Broncolor Announces Battery-Powered 400 J and 800 J Siros L Monolights, Takes on Profoto B1

Broncolor Announces Battery-Powered 400 J and 800 J Siros L Monolights, Takes on Profoto B1

Broncolor announced two battery-powered strobes today. Coming in 400-joule and 800-joule variants, offering flash durations of as little as 1/19,000s, and in a similar power option, the new Siros L strobes are clearly aimed at the 500-watt Profoto B1 with nearly identical features in all but one area, depending on what's most important to you.

For those that don't remember their high school physics classes, you can change out "joules" (or, more accurately, "joules/second") for "watts" (or, more accurately, "watt-seconds") -- the unit of choice for measuring most flash systems' power. In this case, Broncolor has two options, increasing the maximum, high-end, battery-powered strobe wattage to 800 Ws for those that need all the power they can get outdoors or elsewhere in the field. You'll trade that power for size, weight, and battery life when you notice the 800 J Siros L is 1.5 in. longer, 1.5 lbs heavier, and features half the battery life compared to the 400 J's 440 full-power flashes. The good news is that this is because, as you may have guessed, the Siros L units conveniently use the same battery.

Overall, the Siros L is generously appointed for its class (though that distinction has yet to hold based on the still unreleased price of the units). The 800 J still features as many full-power pops as Profoto's "only" 500-Ws B1 and manages to maintain a relatively streamlined form in comparison to the B1's slightly odd battery bulge. The batteries also charge in 70 or 75 minutes depending on what literature you read, which is a hair over Profoto's one-hour charge time with the optional quick charger, but nearly twice as fast as with their included charger.

Both models feature full compatibility with each respective company's lighting modifiers and wireless technologies, but Broncolor adds a nice touch with their multi-color LED identifiers that help tell each unit apart when adjusting them from Broncolor's lighting control app.

Profoto and Broncolor continue this dance around features throughout the multitude of considerations any photographer would make. For those who hand-hold their strobes on occasion, every pound counts. That's where Profoto's 6.1-pound battery-included weight will be preferable compared to the 400 J's more than eight pounds and the 800 J's 9.5 pounds of heft, despite all of the units being very close in overall size. The 500-Ws B1 offers slightly more power than the 400 J, but only half the battery performance. Meanwhile, the 800 J offers a healthy increase in power in exchange for dropping to "just" 220 full-power flash pops -- identical to the life the B1 will show. So you may have to make a choice between weight and battery life.

But when you begin looking into other features, the lack of mention of high-speed flash sync in any of Broncolor's literature is slightly alarming for those shooting at large apertures or in broad daylight, for which the 800 J is obviously specifically built. I'm hoping this is an oversight of the marketing department rather than the engineering department.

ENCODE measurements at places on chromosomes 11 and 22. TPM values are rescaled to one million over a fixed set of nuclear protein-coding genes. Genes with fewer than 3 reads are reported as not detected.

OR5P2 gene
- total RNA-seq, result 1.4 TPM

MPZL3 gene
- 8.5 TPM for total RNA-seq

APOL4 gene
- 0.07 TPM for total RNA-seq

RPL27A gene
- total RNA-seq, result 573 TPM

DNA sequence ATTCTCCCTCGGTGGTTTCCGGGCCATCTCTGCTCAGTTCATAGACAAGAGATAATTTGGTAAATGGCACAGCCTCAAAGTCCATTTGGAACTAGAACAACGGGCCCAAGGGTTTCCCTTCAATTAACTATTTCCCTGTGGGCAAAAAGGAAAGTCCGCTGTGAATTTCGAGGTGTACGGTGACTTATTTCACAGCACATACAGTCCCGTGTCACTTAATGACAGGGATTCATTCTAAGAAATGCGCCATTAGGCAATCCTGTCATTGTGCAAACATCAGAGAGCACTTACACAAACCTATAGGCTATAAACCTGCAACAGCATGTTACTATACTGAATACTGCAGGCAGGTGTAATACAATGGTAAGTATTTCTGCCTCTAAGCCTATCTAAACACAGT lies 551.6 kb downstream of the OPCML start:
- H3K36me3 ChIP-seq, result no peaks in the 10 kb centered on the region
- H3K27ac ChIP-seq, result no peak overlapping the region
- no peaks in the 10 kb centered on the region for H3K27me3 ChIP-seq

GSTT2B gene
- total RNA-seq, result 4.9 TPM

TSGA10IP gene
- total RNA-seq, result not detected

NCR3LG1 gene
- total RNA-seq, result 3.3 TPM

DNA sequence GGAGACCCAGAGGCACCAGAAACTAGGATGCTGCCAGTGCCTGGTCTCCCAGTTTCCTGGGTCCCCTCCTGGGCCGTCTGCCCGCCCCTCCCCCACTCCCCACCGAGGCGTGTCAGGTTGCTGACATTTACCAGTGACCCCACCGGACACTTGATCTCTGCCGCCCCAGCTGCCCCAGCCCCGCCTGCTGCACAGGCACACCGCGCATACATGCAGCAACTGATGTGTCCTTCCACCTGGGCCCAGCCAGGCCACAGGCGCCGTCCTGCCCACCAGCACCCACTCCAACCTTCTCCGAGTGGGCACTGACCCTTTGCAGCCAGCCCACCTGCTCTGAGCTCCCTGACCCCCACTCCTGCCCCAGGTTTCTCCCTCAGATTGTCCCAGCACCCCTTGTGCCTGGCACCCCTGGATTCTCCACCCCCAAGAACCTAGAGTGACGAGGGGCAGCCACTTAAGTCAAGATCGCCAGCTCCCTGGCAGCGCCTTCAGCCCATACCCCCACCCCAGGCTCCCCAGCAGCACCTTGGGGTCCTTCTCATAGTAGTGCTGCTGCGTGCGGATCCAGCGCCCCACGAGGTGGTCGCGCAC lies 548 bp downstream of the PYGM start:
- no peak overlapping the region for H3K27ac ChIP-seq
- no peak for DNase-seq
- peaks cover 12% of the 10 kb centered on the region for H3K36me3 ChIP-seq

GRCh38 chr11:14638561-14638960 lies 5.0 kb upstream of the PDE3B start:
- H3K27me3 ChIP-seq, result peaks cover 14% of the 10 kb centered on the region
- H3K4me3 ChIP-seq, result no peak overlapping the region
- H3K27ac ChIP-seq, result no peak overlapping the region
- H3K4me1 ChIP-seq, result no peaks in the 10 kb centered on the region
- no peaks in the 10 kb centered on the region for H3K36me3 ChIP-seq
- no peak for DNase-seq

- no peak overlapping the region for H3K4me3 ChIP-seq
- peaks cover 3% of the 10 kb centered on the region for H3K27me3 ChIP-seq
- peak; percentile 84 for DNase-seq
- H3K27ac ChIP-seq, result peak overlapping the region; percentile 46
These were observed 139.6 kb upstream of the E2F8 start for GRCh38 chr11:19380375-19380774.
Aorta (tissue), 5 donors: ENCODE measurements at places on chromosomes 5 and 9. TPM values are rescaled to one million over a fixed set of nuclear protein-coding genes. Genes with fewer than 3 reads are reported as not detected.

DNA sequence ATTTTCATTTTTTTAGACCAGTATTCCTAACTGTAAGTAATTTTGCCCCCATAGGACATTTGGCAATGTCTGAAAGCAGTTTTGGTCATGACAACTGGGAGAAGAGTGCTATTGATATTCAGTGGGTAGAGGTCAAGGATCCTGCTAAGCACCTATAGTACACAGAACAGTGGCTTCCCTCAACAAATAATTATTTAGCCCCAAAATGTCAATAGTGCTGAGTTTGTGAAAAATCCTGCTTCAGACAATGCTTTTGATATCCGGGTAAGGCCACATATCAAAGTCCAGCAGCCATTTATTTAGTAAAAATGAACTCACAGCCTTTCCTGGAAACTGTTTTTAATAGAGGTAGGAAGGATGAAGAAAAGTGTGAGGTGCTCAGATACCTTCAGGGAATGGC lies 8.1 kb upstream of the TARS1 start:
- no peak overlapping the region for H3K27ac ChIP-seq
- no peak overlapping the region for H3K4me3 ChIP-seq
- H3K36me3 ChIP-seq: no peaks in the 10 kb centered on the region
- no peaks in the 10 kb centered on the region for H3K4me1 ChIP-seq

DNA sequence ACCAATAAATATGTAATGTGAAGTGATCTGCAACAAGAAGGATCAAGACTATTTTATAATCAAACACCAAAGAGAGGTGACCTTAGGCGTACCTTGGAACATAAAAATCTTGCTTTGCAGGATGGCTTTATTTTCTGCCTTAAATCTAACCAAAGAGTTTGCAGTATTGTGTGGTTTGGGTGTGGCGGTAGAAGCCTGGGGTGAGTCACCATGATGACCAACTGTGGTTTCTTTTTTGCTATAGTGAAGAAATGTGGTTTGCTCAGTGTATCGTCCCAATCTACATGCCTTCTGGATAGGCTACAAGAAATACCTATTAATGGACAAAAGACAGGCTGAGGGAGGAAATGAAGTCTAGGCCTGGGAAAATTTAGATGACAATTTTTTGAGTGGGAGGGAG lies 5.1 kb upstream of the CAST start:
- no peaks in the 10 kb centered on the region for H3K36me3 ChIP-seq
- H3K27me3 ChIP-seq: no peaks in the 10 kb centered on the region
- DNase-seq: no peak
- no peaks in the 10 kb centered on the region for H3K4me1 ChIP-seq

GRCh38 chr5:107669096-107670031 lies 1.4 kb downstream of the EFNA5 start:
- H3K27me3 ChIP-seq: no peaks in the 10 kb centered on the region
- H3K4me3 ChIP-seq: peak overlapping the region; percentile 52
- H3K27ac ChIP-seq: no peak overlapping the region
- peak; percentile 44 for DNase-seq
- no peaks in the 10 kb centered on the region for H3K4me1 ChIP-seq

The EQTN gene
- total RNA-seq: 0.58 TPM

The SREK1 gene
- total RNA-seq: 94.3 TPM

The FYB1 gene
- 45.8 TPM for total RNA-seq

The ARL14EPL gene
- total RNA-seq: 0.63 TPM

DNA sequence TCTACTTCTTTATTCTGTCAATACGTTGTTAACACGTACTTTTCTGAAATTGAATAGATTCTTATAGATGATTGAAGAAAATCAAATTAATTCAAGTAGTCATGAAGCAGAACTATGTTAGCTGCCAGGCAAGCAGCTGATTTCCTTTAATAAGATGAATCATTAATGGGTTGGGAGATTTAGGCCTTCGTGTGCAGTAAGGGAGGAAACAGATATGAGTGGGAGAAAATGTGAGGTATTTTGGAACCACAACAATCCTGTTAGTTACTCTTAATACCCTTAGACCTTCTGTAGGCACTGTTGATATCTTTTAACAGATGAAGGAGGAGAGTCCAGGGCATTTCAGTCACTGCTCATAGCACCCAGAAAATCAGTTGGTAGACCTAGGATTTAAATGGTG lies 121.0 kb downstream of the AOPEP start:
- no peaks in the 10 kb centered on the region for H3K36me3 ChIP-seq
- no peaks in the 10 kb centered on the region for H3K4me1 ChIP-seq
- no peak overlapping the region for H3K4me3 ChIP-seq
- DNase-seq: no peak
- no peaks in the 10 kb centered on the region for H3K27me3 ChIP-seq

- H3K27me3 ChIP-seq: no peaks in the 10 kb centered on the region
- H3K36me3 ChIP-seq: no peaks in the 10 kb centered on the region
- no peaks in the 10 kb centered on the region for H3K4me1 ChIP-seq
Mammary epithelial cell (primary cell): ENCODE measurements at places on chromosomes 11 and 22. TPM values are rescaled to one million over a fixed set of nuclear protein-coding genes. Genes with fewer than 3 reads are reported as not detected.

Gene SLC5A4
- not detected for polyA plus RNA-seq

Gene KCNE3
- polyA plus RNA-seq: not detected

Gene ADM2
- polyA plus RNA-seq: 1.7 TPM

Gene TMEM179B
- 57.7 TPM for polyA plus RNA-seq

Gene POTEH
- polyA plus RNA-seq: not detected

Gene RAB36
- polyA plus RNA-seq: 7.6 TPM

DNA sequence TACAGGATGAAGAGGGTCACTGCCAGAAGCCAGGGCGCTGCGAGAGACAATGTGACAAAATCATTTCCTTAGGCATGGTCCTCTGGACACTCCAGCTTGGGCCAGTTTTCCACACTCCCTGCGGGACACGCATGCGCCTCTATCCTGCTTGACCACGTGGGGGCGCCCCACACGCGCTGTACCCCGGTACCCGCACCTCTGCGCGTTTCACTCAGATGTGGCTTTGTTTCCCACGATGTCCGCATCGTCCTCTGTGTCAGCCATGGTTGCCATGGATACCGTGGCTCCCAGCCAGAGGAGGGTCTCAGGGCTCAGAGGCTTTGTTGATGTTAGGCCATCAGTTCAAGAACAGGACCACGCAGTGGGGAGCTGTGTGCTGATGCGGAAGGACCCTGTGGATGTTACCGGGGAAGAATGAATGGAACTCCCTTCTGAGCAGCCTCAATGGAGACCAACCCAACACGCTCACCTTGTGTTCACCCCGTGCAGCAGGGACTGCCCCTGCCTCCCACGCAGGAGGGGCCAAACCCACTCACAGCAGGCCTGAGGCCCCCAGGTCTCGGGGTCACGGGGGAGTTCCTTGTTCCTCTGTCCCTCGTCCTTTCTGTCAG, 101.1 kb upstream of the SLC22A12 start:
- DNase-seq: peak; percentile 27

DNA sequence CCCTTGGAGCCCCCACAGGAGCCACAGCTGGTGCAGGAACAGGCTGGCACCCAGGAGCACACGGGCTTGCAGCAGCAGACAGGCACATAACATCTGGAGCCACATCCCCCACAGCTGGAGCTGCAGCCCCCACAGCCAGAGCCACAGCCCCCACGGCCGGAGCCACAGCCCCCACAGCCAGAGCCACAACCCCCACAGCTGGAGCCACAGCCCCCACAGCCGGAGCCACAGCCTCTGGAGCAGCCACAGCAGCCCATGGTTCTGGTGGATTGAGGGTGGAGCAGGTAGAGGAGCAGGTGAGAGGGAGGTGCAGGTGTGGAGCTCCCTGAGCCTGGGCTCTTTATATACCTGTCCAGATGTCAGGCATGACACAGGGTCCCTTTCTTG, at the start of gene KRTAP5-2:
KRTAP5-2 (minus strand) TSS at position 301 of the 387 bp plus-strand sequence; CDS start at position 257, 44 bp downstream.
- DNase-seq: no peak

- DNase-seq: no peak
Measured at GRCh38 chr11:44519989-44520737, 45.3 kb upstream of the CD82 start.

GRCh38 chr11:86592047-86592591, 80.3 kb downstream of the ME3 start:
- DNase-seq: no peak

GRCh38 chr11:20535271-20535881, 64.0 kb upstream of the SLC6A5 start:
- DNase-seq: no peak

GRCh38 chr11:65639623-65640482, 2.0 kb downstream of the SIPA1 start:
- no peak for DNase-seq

The Siros L units will be available July 2016, but without word on U.S. pricing, it's still hard to make a definitive statement or judgment with respect to which model wins out on paper. Thankfully, we know that the price in Switzerland will be 1,998 CHF for the 400 J and 2,349 CHF for the 800 J, which figures very closely to the U.S. dollar.

UPDATE

The 400 J and 800 J strobes are now available for pre-order from B&H for $2,053.10 and $2,347.10, respectively, with an estimated ship date of July 10th. For just about twice the price, you can get a kit with two lights each, a softbox with adapter ring, a silver/black umbrella, two batteries, a single charger, and a backpack to hold it all. That kit comes is available for boht the 400 J and 800 J models.

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23 Comments

Joshua Luna's picture

B&H already has them listed on their site with pricing.

Lee Morris's picture

Do they fix the B1s biggest flaw??? can you plug them in to AC power and use them while the battery charges?

Sean Molin's picture

That's one reason I use my B2s far more than the B1.

I wouldn't mind just buying a bunch of extra B1 batteries, but MAN they're $266!!!

Sean Molin's picture

And uhhhh... $1600 for the 800w/s model? That's 2/3rds a stop more powerful than the B1, charges faster, is $200 less, and it's Broncolor. http://www.bhphotovideo.com/c/product/1084375-REG/broncolor_31_643_xx_si...

I might have to jump ship.

Kevin M's picture

That's for the non-battery Siros looking at $2347 for the Siros L 800w/s

http://www.bhphotovideo.com/c/product/1250563-REG/broncolor_b_31_720_07_...

Sean Molin's picture

OOohhhh... That does make more sense. I was wondering in what world a Broncolor product would be cheaper than Profoto.

Adam Ottke's picture

What is amazing is how close the prices still are... Not too bad...

Raj B's picture